Gluten Free Trials: Cauliflower Pizza

Pizza is arguably the best food on the planet, the old adage is often said that pizza is like sex and even the worst pizza is still good.  In contrast unsolicited sex is to gluten-free pizza in that same analogy, it's not good and should be punishable in a similar fashion if served without consent.  As previously stated I am a hater of the gluten-less wheat products masquerading as regular bakery goods, however cauliflower presented an interesting alternative.  That alternative being a vegetable based pizza crust, a cousin of broccoli that I have forever appreciated for it's take-on-any-flavor attitude.  Whether it's Buffalo sauce or mashed potatoes cauliflower can offer a guilt free version of your cheat day meal.

As a skeptical person I decided to jump into this one with two feet and before producing a single blog I recreated this 4 times before landing on a final product.

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Ingredients:

  • 1 head cauliflower
  • 2 cloves garlic
  • 1 egg
  • 2 tablespoons rice flour
  • 2 tablespoons corn starch
  • 1 tablespoon dried oregano
  • 1 tablespoon granulated garlic
  • 1 teaspoon salt

Equipment:

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Grate the cauliflower florets down until you hit the stem, and if you want to use absolutely everything grate down the stem on a smaller hole.  If you have a food processor I would recommend using that instead, the downside of the grater is the irregular size if the cauliflower.

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Boil grated cauliflower for about 5 minutes, stir often and make sure all the small bits floating to the top are mixed to the bottom.

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Line the pasta strainer with cheese cloth to retain the smallest of peices.

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Wring out the cheese cloth until the moisture is almost entirely gone, salvage the last cup of liquid in case you need to add back in moisture.

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Add two cloves of grated garlic into the dry cauliflower "rice," mix thoroughly and empty into a large bowl.

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Add the remaining ingredients in and mix.

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After several attempts of placing the dough atop tin foil I realized parchment paper was the only viable liner.  I still used tin foil to line the pan however a trick to keeping the parchment paper down is using a wet wipe before lining the pan with parchment.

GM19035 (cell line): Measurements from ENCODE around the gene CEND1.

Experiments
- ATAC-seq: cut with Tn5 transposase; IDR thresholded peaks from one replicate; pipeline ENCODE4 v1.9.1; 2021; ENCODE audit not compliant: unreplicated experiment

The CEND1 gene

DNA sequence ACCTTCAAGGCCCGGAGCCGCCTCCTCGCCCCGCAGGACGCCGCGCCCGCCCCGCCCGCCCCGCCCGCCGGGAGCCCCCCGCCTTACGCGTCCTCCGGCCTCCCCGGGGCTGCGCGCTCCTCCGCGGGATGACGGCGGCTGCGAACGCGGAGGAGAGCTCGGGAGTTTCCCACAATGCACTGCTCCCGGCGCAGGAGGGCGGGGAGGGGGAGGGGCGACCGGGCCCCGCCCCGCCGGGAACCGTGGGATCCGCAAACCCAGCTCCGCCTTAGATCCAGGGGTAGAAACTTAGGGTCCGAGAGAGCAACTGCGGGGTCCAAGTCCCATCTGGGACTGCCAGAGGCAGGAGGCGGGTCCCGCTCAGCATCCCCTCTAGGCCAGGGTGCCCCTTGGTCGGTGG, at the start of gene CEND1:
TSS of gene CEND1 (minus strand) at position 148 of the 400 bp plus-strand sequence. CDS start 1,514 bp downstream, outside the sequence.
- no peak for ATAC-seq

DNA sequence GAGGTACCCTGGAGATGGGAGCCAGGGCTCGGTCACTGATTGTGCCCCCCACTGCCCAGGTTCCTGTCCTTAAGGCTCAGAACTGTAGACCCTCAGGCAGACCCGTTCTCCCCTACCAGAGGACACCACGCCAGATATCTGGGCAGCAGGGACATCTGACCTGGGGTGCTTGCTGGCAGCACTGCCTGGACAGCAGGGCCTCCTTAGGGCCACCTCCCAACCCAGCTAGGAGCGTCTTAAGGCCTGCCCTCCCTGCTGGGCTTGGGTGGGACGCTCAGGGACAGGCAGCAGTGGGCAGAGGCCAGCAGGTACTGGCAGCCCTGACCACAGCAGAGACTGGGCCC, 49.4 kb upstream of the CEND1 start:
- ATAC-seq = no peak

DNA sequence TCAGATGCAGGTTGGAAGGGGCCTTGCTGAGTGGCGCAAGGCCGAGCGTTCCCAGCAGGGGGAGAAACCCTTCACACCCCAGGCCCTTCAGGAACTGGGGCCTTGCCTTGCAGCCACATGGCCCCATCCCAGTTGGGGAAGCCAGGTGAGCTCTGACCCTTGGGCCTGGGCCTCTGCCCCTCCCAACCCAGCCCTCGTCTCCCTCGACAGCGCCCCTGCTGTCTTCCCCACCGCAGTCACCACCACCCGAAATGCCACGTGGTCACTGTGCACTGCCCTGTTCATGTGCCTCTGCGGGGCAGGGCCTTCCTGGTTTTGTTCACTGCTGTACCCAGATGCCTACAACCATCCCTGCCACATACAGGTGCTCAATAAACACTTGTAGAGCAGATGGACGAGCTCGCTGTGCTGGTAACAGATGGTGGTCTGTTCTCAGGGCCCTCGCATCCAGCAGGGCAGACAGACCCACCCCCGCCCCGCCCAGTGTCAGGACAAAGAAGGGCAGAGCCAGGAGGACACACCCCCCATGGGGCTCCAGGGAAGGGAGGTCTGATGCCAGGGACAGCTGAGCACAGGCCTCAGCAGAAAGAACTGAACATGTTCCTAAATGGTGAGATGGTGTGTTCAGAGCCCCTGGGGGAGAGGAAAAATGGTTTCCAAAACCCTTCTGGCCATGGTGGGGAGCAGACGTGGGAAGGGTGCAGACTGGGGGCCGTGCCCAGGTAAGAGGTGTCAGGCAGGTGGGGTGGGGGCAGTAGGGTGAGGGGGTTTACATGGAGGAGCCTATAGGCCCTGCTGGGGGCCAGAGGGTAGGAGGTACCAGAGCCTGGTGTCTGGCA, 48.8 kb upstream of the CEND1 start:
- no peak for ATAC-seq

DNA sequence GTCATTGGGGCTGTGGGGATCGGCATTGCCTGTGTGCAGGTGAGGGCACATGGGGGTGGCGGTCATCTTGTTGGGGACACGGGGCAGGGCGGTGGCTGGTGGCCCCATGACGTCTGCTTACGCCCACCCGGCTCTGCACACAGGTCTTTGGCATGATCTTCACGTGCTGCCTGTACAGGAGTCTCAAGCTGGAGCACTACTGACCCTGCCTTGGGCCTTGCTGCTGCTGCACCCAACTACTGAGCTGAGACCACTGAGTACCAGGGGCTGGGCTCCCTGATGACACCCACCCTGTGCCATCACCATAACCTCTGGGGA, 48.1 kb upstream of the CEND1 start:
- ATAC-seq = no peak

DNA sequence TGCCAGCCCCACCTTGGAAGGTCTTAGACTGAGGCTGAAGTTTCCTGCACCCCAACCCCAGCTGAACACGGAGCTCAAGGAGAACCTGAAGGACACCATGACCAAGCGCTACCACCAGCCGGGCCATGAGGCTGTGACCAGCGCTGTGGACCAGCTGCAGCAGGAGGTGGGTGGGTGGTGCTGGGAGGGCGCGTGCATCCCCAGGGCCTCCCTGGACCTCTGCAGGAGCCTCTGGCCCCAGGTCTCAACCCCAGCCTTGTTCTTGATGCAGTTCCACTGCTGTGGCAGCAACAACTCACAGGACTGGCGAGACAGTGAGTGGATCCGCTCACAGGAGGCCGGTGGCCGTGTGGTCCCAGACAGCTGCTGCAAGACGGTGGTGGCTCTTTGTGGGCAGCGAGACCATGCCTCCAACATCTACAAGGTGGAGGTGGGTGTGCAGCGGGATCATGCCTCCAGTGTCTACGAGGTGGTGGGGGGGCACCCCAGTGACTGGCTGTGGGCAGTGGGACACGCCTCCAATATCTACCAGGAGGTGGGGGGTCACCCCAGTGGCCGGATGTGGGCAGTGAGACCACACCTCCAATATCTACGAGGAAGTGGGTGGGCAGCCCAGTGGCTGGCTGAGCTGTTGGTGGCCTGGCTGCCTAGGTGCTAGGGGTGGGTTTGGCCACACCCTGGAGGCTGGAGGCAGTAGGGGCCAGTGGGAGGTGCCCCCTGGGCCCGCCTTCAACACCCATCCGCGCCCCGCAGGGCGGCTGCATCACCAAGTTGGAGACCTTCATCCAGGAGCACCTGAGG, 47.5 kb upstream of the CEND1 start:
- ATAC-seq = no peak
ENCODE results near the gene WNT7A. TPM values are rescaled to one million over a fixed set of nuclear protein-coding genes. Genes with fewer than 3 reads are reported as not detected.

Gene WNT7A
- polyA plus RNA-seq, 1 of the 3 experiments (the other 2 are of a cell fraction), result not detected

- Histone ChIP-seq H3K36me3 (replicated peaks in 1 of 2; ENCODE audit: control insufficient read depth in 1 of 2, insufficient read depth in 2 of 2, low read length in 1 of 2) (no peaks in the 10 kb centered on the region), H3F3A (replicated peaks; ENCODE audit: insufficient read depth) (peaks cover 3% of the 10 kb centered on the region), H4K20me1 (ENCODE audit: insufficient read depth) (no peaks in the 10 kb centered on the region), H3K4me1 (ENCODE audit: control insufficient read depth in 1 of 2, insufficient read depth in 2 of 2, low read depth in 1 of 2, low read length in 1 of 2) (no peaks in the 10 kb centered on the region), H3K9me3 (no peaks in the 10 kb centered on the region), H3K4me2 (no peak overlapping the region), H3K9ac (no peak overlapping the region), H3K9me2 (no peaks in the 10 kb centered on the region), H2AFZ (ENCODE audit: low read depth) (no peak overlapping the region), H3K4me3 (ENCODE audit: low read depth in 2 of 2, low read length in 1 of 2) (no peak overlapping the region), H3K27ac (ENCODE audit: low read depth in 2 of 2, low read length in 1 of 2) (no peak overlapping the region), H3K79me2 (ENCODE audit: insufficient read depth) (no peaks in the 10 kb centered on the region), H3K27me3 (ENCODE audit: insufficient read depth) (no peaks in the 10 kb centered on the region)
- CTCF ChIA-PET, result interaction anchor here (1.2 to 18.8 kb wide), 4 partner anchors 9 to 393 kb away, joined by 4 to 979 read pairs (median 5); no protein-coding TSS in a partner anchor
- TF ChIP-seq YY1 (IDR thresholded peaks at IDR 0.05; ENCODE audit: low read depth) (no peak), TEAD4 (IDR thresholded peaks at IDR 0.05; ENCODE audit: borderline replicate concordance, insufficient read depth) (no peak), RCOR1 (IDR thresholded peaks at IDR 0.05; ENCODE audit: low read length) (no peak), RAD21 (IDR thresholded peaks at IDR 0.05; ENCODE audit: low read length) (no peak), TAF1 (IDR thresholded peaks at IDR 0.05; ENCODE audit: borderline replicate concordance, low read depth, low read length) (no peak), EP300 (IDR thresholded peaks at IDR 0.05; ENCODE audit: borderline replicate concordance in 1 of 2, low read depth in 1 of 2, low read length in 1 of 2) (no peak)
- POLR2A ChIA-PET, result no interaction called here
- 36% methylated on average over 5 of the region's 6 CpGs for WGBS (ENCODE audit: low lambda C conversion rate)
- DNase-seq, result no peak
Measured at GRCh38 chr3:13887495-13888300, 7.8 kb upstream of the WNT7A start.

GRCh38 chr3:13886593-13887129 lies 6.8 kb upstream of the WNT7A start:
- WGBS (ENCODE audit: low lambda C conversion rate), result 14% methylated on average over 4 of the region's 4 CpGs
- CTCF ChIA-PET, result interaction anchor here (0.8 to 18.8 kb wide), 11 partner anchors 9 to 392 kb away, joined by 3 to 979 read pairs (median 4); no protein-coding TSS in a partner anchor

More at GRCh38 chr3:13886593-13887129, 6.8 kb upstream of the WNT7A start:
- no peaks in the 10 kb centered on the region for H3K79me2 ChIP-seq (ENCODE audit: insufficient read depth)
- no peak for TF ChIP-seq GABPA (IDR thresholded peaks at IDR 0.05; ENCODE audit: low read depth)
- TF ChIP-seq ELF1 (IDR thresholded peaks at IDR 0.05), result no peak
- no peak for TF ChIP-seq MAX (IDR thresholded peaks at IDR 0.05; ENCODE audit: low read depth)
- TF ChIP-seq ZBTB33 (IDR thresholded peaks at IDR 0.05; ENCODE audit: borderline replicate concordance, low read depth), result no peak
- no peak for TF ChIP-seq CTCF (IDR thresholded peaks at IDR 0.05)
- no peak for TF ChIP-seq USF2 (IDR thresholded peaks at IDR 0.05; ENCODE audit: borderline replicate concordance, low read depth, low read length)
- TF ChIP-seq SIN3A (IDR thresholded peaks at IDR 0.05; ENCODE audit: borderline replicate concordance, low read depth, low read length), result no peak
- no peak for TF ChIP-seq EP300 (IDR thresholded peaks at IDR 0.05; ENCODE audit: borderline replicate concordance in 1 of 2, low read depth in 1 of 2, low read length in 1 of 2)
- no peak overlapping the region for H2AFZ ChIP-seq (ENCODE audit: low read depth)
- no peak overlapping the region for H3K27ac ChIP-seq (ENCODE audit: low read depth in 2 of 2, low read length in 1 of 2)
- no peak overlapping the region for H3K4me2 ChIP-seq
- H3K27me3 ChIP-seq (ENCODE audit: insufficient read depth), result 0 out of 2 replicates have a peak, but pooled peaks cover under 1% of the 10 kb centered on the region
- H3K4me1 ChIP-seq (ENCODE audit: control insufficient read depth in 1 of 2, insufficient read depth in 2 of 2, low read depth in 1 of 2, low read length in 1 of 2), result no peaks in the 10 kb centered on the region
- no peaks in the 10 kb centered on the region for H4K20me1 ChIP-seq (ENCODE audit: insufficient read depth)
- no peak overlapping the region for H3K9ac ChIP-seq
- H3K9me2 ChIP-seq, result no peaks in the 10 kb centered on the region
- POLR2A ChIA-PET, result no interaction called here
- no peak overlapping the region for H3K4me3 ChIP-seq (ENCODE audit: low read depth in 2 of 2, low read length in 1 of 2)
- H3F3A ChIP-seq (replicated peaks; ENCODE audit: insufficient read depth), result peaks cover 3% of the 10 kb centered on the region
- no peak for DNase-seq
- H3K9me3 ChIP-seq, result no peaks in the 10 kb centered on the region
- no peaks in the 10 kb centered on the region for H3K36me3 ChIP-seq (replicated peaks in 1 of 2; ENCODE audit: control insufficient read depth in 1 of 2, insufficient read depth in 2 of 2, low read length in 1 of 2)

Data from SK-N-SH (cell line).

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Use vegetable oil (or peanut oil used above) to grease the parchment paper.  You will soon realize why more is better.

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Spread the "dough" across the parchment paper and press down firmly.  The cauliflower dough is more of a course paste than anything, mash the mixture together in the shape of a pizza or you will have rough chunks all over the joint.

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Cook the cauliflower dough at 375 °F for 20-30 minutes, at this point the edges should start to turn brown.  Take the dough out of the over and try to loosen with a spatula to prepare for the flip.  Depending on the size of your pizza dough you might have trouble flipping, fortunately for me I have cat like reflexes.

Continue cooking at 375 °F for another 5-10 minutes and remove from the oven (do not turn off heat).

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Add ingredients and place back in the still hot 375 °F oven for another 5-10 minutes to melt the cheese and heat the toppings.

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Was it good?  Yes.  Was it as good as regular pizza?  No, however I wouldn't really call this pizza.  This was more like a flatbread mixed with a drunk pile of nachos you made in college that were not actually chips but stale crackers.  God save the gluten free people...